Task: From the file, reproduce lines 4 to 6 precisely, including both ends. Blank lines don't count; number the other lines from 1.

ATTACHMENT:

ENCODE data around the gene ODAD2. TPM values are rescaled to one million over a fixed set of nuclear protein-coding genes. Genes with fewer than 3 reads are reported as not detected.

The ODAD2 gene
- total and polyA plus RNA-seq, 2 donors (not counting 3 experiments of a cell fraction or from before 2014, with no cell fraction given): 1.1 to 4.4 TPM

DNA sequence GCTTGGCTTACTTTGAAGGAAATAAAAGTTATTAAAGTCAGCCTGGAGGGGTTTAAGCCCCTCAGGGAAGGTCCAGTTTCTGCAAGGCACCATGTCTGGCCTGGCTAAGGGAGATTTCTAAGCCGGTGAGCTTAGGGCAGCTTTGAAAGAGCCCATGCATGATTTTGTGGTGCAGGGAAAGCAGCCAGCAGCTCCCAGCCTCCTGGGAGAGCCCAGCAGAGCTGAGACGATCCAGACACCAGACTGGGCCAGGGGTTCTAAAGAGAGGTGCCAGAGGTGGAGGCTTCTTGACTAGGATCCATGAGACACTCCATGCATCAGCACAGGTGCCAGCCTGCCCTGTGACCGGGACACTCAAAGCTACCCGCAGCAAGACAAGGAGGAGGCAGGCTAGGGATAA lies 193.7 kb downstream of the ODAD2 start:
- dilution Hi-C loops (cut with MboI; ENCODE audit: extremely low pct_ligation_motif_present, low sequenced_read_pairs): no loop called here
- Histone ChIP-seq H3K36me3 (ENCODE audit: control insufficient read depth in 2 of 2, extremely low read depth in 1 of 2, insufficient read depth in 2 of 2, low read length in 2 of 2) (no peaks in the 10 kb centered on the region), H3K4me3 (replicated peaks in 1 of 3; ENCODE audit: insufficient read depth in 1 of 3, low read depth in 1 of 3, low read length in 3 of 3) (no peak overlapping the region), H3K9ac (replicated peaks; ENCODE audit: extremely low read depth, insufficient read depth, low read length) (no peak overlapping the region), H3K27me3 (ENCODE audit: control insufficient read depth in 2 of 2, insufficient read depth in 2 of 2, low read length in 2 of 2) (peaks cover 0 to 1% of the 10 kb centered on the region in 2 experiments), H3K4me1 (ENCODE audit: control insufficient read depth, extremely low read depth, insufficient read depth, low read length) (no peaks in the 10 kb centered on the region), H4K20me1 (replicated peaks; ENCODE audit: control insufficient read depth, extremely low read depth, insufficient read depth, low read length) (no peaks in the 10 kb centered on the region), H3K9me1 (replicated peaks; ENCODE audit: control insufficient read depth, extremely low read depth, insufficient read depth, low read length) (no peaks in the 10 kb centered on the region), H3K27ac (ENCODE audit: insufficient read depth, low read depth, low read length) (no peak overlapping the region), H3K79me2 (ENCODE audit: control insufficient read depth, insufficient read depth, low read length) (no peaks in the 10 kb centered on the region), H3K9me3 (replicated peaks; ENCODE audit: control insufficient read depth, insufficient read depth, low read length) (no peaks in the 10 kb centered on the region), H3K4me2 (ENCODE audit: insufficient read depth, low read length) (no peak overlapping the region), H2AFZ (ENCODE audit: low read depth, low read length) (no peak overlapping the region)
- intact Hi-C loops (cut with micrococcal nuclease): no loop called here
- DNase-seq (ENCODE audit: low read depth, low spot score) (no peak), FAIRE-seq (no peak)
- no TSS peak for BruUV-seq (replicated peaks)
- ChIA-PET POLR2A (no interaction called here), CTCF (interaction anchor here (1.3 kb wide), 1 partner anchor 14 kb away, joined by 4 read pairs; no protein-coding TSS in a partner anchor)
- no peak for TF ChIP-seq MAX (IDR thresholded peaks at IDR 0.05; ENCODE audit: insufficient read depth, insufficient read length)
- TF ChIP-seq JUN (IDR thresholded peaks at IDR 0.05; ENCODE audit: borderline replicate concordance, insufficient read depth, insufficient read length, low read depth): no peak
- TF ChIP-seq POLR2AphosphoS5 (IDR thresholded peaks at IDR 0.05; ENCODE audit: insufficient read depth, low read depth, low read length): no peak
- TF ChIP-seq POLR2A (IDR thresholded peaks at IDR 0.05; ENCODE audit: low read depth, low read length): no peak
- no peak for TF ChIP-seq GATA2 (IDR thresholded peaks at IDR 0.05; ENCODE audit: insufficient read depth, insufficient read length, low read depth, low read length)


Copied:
DNA sequence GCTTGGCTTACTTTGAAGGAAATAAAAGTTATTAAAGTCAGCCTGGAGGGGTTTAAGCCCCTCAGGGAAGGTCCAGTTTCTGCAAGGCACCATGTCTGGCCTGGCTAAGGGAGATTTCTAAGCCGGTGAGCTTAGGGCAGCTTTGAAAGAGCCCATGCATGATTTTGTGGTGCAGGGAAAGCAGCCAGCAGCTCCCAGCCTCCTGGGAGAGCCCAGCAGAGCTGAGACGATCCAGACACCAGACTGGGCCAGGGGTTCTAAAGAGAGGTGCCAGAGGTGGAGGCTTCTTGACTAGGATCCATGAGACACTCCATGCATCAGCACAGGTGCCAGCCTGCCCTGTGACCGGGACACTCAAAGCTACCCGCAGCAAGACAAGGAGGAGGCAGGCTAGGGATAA lies 193.7 kb downstream of the ODAD2 start:
- dilution Hi-C loops (cut with MboI; ENCODE audit: extremely low pct_ligation_motif_present, low sequenced_read_pairs): no loop called here
- Histone ChIP-seq H3K36me3 (ENCODE audit: control insufficient read depth in 2 of 2, extremely low read depth in 1 of 2, insufficient read depth in 2 of 2, low read length in 2 of 2) (no peaks in the 10 kb centered on the region), H3K4me3 (replicated peaks in 1 of 3; ENCODE audit: insufficient read depth in 1 of 3, low read depth in 1 of 3, low read length in 3 of 3) (no peak overlapping the region), H3K9ac (replicated peaks; ENCODE audit: extremely low read depth, insufficient read depth, low read length) (no peak overlapping the region), H3K27me3 (ENCODE audit: control insufficient read depth in 2 of 2, insufficient read depth in 2 of 2, low read length in 2 of 2) (peaks cover 0 to 1% of the 10 kb centered on the region in 2 experiments), H3K4me1 (ENCODE audit: control insufficient read depth, extremely low read depth, insufficient read depth, low read length) (no peaks in the 10 kb centered on the region), H4K20me1 (replicated peaks; ENCODE audit: control insufficient read depth, extremely low read depth, insufficient read depth, low read length) (no peaks in the 10 kb centered on the region), H3K9me1 (replicated peaks; ENCODE audit: control insufficient read depth, extremely low read depth, insufficient read depth, low read length) (no peaks in the 10 kb centered on the region), H3K27ac (ENCODE audit: insufficient read depth, low read depth, low read length) (no peak overlapping the region), H3K79me2 (ENCODE audit: control insufficient read depth, insufficient read depth, low read length) (no peaks in the 10 kb centered on the region), H3K9me3 (replicated peaks; ENCODE audit: control insufficient read depth, insufficient read depth, low read length) (no peaks in the 10 kb centered on the region), H3K4me2 (ENCODE audit: insufficient read depth, low read length) (no peak overlapping the region), H2AFZ (ENCODE audit: low read depth, low read length) (no peak overlapping the region)